Posts by David

Critical Pedagogies Group Annual Lecture May 24th 2018

3 May 2018

Thursday 24th May, 18:00-21:00 pm
University of Westminster, Marylebone campus, 35 Marylebone Road, London, NW1 5LS [room tbc]

Institutionalised whiteness, racial microaggressions and Black bodies out of place in HE
Remi Joseph-Salisbury (Leeds Beckett University

On the morning of Friday 3rd February 2017, Femi Nylander – a Black Oxford alumnus – walked through the grounds of Oxford University’s Harris Manchester College. Later that morning a CCTV image of Femi was circulated to staff and students who were urged to ‘maintain vigilance’. ‘Post-racial’ ideology insists on framing such incidents as isolated aberrations bereft of wider structural and institutional context. This lecture centralises the voices of student campaigns as sites of legitimate experiential knowledge in order to offer a counter-narrative. In so doing, the talk draws upon the theoretical concepts of racial microaggressions and bodies out of place in order to argue that Femi’s experience cannot be understood in abstraction from structural white supremacy and the institutionalised whiteness that undergirds Higher Education.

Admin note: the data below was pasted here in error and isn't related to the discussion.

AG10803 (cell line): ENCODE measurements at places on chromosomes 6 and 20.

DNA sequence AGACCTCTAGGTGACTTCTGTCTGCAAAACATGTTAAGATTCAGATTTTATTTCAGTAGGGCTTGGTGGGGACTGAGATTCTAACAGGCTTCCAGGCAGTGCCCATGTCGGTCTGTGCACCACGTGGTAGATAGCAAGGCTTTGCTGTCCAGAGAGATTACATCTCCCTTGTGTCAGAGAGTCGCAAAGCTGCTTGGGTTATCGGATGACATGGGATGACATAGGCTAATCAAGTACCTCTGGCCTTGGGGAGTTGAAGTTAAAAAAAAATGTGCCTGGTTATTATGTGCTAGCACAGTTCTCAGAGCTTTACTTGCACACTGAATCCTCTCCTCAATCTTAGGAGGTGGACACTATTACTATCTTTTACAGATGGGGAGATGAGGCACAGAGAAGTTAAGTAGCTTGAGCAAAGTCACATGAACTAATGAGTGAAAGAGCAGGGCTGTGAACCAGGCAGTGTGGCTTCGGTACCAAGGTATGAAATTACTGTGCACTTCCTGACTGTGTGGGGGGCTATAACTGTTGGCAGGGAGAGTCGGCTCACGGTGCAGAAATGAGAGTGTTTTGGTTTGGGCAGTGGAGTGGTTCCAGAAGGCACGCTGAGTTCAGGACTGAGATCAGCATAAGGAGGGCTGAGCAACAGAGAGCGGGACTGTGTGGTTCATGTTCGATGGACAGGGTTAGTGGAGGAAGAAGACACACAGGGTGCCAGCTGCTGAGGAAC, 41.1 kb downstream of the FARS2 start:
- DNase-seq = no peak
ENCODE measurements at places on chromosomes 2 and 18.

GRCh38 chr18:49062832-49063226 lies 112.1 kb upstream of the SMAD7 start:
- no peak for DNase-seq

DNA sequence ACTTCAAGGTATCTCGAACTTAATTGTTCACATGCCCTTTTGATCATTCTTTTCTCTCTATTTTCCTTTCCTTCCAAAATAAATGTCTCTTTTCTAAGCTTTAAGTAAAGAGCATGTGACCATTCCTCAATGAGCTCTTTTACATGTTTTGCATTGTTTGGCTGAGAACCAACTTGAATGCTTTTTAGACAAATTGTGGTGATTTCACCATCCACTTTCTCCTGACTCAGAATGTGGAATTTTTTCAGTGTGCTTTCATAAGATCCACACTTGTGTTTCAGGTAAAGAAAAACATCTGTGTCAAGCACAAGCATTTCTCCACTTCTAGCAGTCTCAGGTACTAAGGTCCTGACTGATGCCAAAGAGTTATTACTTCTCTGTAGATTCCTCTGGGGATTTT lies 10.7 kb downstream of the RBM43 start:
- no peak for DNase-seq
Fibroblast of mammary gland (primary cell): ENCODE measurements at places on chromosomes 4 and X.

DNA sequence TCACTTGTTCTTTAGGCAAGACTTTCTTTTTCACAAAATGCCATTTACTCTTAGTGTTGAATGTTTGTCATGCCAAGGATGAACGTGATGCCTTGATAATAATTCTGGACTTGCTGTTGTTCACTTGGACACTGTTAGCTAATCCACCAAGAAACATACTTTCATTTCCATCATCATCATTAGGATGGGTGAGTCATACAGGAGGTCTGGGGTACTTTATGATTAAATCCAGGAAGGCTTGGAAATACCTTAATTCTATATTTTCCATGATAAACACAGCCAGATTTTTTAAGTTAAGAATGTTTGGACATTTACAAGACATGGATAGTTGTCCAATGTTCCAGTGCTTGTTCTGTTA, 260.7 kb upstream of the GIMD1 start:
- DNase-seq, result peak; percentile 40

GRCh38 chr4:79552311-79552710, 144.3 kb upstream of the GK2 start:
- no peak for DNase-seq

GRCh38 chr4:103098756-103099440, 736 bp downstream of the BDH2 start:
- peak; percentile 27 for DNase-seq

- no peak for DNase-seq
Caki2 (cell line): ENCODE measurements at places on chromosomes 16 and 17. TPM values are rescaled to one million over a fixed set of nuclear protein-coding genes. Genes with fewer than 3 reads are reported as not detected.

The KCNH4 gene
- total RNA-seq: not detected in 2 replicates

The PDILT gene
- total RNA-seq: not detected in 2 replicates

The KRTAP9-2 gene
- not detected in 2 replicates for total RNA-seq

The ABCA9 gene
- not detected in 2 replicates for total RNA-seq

Remi Joseph-Salisbury is a Senior Lecturer in Education Studies at Leeds Beckett University, with research primary research interests in race and (anti-)racism. He is a trustee of the Racial Justice Network, and a steering group member of the Northern Police Monitoring Project. He is co-editor of The Fire Now, a forthcoming collection exploring anti-racism in times of explicit racial violence.

Organised by our friends in the Critical Pedagogies Group. This event is free and open to the public. Booking via Eventbrite is essential. 

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Mathematics and Literary Production: Oulipian Method as Critique seminar, March 21st

15 March 2018

Wednesday 21st March, 5.00 pm
Room 206, University of Westminster, 32-38 Wells Street, London W1T 3UW

Mathematics and Literary Production: Oulipian Method as Critique
Daniel Cartwright (University of Westminster)

The mid twentieth century saw the emergence in French mathematics of a particularly forbidding formalism, pursued under the name of Nicolas Bourbaki. Bourbaki aimed to derive all branches of mathematics from a single set of abstract axioms. A few years after their heyday, another group, the Oulipo, took this formalist mathematical approach and applied it to literature. The Oulipo’s defining method, the formal constraint, was thus conceived mathematically as an axiom of the text. This paper explores the significance of this introduction of mathematical form to writing and will argue that, in the internal failings of Bourbaki’s totalisation of mathematics, and the Oulipo’s parodic adoption of this scheme, there is an underlying critical reflection of the rationalistic conditions of modernity.